ULA gets $149.4 million for NROL-68 | DOS approves Apache Sale to Qatar | Leonardo reports strong Numbers for first QuarterMay 13, 2019 05:00 UTC
United Launch Services won a $149.4 million modification in support of National Security Launch delta IV heavy launch services. The modification is for the National Reconnaissance Office mission NROL-68, the second of three missions awarded to ULA under the Launch Vehicle Production Services contract in October 2018. The deal provides for a Delta IV heavy-lift rocket variant for the US Air Force’s National Security Space Launch program. ULA was awarded three NRO missions in October— NROL-91, NROL-68, and NROL-70 — scheduled to launch in fiscal year 2022, 2023 and 2024 respectively. Work under the modification will take place at Cape Canaveral Air Force Station in Florida and company sites in Colorado and Alabama. The scheduled completion date is in December 2022.
The Navy awarded Rolls-Royce an $8.6 million contract modification in order to procure 10 MT7 marin turbine installation parts kit shipsets for the Landing Craft, Air Cushion (LCAC) 100 class craft. The LCAC 100 will enhance the US amphibious force’s ship-to-shore capacity with a rated load capacity per craft of 74 short tonnes. LCAC-1s have a 60-short tonne-rated payload. The landing craft was originally designated the Ship-to-Shore Connector and is intended to support the rapid movement of Marine expeditionary forces from naval vessels to shore and will be able to tactically deliver personnel and heavy equipment. The LCAC 100 craft consists of four MT7 turbines. The Rolls-Royce MT7 delivers between 4 to 5 MW and shares common core architecture with the AE1107C-Liberty aero engine. The procurement is in support of the Ship-to-Shore Connector Program. An MT7 installation parts kit is one “shipset” consisting of four engine intakes, two right-hand engine exhausts and two left-hand engine exhausts. Work will take place in Indiana and is expected to be finished by January 2021.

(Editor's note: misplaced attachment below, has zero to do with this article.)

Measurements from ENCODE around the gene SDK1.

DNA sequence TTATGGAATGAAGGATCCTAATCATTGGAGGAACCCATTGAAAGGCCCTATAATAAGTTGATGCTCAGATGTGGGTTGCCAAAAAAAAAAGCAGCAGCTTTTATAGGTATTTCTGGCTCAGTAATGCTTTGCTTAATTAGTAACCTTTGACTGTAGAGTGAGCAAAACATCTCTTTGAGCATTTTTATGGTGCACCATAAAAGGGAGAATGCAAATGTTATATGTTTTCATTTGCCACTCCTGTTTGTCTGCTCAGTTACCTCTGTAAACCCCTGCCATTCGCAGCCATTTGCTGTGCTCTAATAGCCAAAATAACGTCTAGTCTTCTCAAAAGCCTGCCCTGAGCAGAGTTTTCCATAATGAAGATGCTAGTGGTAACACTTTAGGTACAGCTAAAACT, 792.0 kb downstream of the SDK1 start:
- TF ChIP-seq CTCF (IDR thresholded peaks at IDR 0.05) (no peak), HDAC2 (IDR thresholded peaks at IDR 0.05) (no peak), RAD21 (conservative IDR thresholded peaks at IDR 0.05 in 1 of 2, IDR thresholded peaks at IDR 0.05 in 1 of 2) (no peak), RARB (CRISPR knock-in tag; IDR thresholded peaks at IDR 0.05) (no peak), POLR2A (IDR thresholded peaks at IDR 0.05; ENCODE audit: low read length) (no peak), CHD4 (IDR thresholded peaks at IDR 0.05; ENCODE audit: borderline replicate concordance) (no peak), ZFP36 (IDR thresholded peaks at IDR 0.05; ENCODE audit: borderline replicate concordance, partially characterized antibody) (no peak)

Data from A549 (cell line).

Middle East & Africa
Northrop Grumman won a $7.2 million modification for the procurement of up to 42 additional technical refresh mission computers for the AH-1Z aircraft in support of the government of Bahrain. In November, Bahrain confirmed an order of 12 Bell AH-1Z Vipers worth $912 million. Along with the helicopters, which will be delivered starting in late 2022, the US government also gave the go-ahead for a series of munitions to be supplied. The modification of the Foreign Military Sale includes trainer units and spare units. Northrop will perform work in Utah, Maryland, and California and is expected to finish work in December 2023.
The State Department approved a possible Foreign Military Sale to Qatar for 24 AH-64E Apache attack helicopters. The deal is worth $3 billion. The proposed sale would double Qatar’s previous procurement of AH-64Es, which are used for close air support, armed reconnaissance, and anti-tank warfare missions. Included in the sale are the 24 helicopter bodies; 52 T700-GE-701D engines; 26 AN/ASQ-170 Modernized Target Acquisition and Designation Sight; 26 AN/AAQ-11 Modernized Pilot Night Vision Sensors; 2,500 AGM-114R Hellfire missiles; 28 M230 30mm automatic chain guns; and other equipment and training. The notification does not guarantee a final sale. Congress can still weigh in, and once cleared by Capitol Hill, negotiations between customer and supplier often lead to different prices or quantities.
Leonardo had a strong start into the 2019 financial year, according to a report published by the company on May 8. The most striking contributor to Leonardo’s improved first quarter performance was its Defence Electronics and Security division. Revenues generated in the period rose to $3.1 million, a year- on-year increase of 11.2%, while the company’s earnings before interest, tax, and amortization (EBITA) were up 6.5% at $183.1 million. In particular, defense electronics and security business secured orders worth $1.7 billion, up 56 percent year-on-year, while helicopters won contracts for $773 million, with an increase of 13 percent.
The first batch of four Korean amphibious assault vehicles (KAAVs) arrived in the Philippines. The Philippine’s Department of National Defense ordered the Hanwha Defense Systems KAAV7A1 vehicles for the Philippine Marine Corps. The vehicles that have arrived in the Asian country are part of a $46 million contract that was signed between the Philippine government and South Korean defense firm Hanwha Techwin in April 2016. The firm, which was formerly known as Samsung Techwin, confirmed the contract after it emerged as the sole bidder for Manila’s AAV procurement program. The next batch of four more KAAV7A1 is said to be delivered by August this year, and are in advanced stages of construction.
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